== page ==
Profile: Taiwanese President-Elect Tsai Ing-wen

Meet Tsai Ing-wen:

Tsai Ing-wen was born on August 31, 1956 in Taipei, Taiwan. The daughter of automobile repair shop owners, she dreamed of studying history before switching to the more practical study of law. Following graduation from the College of Law at the National Taiwan University, Tsai earned a Masters of Laws at Cornell University and a Ph.D. in Law from the London School of Economics. During her early years as a law professor, Tsai served as an advisor to the Taiwanese government on issues such as Taiwan’s accession to the World Trade Organization. She began an active political career in 2000 as the chairwoman of the Mainland Affairs Council, which manages interactions with China. Tsai joined the Democratic Progressive Party in 2004, becoming chairwoman in 2008. She previously ran for president in 2012, resigning after her defeat to President Ma Ying-jeou.

Hot Off the Presses: Tsai’s Headlines

As of her victory on January 16, 2016, Tsai made headlines as the first female president of Taiwan and is among few female leaders across Asia. Tsai won with 56.1 percent of the vote, with a wide margin over competitors Eric Chu of the nationalist Kuomintang, who garnered 30.1 percent, and James Soong, of the People First Party, who earned the remaining 12.8. Tsai’s party, the pro-independence Democratic Progressive Party (DPP), won both the presidential and legislative elections, gaining 68 out of 113 regional representative seats. This election marks the second time that DDP has won in an open contest. The DPP first held majority a majority of legislative seats from 2000 to 2008, with the leadership of President Chen Shui-bian.

What’s Coming: Tsai’s Next Moves

Following her inauguration in May, Tsai will focus delivering on her campaign platform: to address domestic frustrations over sluggish economic growth. In 2015, the Taiwanese economy expanded by less than 1 percent, with contraction in the fourth quarter. Near economic stagnation has contributed to a widening wealth inequality and persistently low wages. Unfavorable economic conditions have led many Taiwanese workers to immigrate to surrounding countries (particularly southern China). As reported in the New York Times, a study of Taiwanese immigration records found that 600,000 people in 2013 spent more than six months abroad, with three of four people in China. To combat these challenges, Tsai proposes a plethora of initiatives, including pension reform, construction of low-cost housing, and developing industrial and manufacturing zones. In contrast with competing presidential candidate Eric Chu, Tsai outlines regional trade pacts as a key means of economic revival. Chu, similar to President Ma Ying-jeou, emphasized increased trade and investment with China as the primary avenue to growth.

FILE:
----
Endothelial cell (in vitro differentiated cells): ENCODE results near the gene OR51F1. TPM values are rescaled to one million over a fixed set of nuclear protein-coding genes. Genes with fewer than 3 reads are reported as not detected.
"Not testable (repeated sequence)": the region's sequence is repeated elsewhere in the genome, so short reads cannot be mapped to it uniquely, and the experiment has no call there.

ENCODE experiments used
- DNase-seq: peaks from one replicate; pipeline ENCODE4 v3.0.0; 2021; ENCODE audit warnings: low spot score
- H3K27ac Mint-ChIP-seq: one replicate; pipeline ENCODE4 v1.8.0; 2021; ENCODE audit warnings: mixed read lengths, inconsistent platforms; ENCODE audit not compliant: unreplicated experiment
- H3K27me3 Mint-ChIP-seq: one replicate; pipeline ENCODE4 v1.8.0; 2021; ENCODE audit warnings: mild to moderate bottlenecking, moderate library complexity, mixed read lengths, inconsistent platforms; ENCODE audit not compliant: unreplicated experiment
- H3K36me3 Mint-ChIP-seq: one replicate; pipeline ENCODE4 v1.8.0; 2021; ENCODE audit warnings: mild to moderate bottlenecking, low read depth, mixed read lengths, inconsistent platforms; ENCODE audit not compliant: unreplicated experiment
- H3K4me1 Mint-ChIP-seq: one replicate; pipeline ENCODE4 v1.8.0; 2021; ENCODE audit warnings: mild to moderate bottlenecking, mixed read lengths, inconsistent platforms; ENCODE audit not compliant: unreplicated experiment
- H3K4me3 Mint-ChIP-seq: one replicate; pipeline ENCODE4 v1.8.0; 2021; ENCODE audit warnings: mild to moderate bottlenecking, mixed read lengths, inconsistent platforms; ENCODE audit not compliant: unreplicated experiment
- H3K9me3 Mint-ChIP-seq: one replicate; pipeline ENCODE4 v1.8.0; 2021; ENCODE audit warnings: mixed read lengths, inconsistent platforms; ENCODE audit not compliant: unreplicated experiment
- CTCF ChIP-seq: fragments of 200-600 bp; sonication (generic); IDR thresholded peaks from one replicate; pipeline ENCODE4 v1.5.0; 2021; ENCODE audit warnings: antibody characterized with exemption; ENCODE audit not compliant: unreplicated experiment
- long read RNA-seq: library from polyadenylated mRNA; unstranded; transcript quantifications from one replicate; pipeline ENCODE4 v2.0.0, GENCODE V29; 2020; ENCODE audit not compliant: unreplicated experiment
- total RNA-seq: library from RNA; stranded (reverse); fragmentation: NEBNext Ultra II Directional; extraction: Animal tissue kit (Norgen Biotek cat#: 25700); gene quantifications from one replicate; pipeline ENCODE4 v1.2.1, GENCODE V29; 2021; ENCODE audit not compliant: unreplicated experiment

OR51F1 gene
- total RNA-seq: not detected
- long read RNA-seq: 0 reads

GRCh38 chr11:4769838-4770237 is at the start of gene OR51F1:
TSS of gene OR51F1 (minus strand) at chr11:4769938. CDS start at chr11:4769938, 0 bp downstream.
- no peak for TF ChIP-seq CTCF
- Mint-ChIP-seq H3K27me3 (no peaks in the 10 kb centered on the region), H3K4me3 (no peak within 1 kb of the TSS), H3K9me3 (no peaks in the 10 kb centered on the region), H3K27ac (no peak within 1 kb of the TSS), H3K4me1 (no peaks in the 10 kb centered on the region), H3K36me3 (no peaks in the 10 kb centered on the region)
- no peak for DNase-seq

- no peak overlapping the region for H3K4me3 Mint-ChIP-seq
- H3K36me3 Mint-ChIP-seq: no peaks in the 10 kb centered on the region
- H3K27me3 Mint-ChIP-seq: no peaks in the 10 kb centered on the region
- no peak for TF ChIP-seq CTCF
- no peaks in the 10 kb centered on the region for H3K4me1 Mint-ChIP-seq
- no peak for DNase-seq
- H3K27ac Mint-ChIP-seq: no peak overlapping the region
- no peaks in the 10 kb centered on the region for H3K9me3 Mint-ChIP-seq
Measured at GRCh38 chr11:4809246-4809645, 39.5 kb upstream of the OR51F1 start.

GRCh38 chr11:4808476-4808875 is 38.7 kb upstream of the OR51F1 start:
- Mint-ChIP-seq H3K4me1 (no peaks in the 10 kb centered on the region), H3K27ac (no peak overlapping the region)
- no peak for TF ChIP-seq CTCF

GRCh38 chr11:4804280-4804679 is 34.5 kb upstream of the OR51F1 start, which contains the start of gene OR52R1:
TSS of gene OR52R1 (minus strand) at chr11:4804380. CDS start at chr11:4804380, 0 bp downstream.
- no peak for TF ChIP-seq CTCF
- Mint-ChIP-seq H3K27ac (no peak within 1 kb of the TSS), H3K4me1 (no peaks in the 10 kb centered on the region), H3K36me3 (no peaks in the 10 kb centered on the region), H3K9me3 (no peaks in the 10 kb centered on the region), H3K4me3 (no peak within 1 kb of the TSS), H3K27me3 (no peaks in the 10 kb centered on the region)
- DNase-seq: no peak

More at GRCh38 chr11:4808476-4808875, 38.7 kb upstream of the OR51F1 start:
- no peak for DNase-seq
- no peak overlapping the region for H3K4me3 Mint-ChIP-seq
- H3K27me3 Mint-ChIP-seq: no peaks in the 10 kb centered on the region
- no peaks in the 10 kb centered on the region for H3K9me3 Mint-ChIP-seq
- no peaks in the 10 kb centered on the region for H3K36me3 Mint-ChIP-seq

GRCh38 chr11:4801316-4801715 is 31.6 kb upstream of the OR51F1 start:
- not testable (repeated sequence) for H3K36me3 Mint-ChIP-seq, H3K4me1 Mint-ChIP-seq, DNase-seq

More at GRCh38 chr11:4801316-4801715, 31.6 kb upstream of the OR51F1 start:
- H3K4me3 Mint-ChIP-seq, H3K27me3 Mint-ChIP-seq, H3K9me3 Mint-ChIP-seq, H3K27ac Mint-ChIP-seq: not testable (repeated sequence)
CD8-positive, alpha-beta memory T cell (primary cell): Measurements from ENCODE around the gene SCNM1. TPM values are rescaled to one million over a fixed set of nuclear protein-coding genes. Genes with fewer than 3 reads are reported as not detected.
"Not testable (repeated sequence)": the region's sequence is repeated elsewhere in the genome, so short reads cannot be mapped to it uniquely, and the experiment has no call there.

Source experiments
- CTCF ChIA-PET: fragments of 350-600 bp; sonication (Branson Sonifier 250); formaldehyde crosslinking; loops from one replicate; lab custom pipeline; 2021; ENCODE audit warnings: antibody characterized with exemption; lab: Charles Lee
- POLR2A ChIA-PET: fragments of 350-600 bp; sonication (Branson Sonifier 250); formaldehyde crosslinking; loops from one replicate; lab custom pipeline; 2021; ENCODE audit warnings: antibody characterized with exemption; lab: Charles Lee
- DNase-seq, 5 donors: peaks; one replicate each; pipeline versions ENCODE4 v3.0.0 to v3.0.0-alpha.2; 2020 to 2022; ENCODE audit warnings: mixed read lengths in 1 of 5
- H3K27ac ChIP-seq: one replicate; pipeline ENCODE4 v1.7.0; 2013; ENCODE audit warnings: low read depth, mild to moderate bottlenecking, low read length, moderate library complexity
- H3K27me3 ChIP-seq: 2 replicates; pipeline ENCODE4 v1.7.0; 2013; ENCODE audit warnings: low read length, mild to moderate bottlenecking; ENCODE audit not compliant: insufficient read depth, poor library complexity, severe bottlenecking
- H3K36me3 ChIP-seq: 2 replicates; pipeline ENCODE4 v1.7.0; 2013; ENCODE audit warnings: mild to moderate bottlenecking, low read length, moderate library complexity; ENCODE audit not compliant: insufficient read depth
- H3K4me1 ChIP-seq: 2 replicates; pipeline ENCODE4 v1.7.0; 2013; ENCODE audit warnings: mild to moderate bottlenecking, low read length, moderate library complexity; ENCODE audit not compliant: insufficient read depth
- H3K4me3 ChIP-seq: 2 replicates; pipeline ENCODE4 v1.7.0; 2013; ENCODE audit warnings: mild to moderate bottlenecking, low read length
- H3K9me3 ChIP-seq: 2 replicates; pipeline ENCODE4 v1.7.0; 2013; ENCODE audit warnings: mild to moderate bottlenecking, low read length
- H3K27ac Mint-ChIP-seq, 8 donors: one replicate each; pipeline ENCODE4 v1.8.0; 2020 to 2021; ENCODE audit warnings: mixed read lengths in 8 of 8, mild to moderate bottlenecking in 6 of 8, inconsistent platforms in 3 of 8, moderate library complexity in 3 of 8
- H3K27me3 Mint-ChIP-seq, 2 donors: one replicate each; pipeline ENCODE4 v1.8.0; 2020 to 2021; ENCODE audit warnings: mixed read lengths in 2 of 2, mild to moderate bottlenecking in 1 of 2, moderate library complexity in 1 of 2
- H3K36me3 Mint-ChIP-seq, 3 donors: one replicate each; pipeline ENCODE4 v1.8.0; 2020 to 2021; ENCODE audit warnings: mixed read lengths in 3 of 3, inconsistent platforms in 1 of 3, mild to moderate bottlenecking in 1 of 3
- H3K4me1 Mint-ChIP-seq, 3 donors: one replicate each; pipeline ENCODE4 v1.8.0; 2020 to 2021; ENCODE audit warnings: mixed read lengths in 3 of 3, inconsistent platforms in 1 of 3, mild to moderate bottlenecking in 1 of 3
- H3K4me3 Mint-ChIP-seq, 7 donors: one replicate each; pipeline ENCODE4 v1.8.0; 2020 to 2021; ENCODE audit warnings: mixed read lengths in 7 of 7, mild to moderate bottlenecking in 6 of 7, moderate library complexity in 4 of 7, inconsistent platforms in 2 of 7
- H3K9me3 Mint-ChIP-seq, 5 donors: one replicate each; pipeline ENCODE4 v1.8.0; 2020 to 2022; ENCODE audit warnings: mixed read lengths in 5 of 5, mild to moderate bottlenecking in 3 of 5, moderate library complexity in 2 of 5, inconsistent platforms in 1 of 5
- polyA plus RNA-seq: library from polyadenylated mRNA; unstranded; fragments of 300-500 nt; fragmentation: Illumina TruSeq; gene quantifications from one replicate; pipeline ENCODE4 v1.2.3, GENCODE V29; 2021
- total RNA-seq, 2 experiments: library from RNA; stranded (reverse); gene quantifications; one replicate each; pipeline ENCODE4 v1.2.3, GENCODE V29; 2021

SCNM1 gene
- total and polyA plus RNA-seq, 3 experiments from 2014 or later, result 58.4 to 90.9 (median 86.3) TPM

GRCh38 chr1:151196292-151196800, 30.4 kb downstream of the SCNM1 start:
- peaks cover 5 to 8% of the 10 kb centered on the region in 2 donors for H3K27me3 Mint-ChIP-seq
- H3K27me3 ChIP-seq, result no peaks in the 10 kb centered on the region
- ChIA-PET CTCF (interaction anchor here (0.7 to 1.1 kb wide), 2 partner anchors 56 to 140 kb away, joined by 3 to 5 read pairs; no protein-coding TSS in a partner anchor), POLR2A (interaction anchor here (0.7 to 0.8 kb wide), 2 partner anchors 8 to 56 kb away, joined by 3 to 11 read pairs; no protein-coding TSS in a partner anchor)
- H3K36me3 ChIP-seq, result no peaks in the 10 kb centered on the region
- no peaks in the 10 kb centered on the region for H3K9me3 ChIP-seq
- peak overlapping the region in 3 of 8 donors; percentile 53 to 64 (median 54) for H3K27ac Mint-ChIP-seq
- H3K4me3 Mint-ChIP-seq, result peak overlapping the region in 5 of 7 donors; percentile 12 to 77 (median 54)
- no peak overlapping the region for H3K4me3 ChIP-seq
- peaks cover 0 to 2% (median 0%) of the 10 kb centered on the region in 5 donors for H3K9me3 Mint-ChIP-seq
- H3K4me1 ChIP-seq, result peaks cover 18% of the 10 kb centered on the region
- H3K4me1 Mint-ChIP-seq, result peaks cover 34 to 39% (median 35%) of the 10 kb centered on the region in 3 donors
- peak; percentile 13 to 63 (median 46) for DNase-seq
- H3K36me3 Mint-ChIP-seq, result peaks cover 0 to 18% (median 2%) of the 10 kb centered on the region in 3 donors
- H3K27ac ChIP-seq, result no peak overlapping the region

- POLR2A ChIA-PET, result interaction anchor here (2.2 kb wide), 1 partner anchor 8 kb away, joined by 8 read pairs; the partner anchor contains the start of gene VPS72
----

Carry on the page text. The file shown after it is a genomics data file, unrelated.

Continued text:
Managing tensions with the mainland is another key challenge facing Tsai’s administration. President Ma Ying-jeou favored a warming of diplomatic and economic ties, culminating in November in the first meeting between a Taiwanese and Chinese President in more than 60 years. While Tsai has called for a “new era” of cross-strait relations, she is unlikely to disrupt the status quo without direct cause. Instead of reversing Ma administration policies, Tsai wants to improve the diversity of Taiwan’s trade partners and join the Trans-Pacific Partnership as a means of combating the dominance of China within Taiwan’s economic relations. With both economic initiatives and international priorities, Tsai’s challenge will be to address and follow through on campaign promises that set expectations high for presidency.

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